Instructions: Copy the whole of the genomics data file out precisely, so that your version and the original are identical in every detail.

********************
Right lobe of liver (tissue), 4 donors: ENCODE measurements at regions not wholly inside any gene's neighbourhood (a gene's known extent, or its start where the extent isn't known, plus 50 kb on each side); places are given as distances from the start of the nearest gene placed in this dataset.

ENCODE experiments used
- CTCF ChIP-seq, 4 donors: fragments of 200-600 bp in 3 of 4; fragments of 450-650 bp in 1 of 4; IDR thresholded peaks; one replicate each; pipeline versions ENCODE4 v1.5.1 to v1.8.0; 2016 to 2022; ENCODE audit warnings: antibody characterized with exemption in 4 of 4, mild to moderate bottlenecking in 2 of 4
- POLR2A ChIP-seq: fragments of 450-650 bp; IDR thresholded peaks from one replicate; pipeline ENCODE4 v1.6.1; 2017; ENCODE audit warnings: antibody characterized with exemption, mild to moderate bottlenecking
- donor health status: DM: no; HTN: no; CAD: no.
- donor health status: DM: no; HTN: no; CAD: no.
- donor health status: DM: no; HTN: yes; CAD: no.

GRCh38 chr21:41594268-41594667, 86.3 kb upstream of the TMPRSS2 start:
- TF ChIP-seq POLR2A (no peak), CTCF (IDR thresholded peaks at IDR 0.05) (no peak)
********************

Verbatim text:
Right lobe of liver (tissue), 4 donors: ENCODE measurements at regions not wholly inside any gene's neighbourhood (a gene's known extent, or its start where the extent isn't known, plus 50 kb on each side); places are given as distances from the start of the nearest gene placed in this dataset.

ENCODE experiments used
- CTCF ChIP-seq, 4 donors: fragments of 200-600 bp in 3 of 4; fragments of 450-650 bp in 1 of 4; IDR thresholded peaks; one replicate each; pipeline versions ENCODE4 v1.5.1 to v1.8.0; 2016 to 2022; ENCODE audit warnings: antibody characterized with exemption in 4 of 4, mild to moderate bottlenecking in 2 of 4
- POLR2A ChIP-seq: fragments of 450-650 bp; IDR thresholded peaks from one replicate; pipeline ENCODE4 v1.6.1; 2017; ENCODE audit warnings: antibody characterized with exemption, mild to moderate bottlenecking
- donor health status: DM: no; HTN: no; CAD: no.
- donor health status: DM: no; HTN: no; CAD: no.
- donor health status: DM: no; HTN: yes; CAD: no.

GRCh38 chr21:41594268-41594667, 86.3 kb upstream of the TMPRSS2 start:
- TF ChIP-seq POLR2A (no peak), CTCF (IDR thresholded peaks at IDR 0.05) (no peak)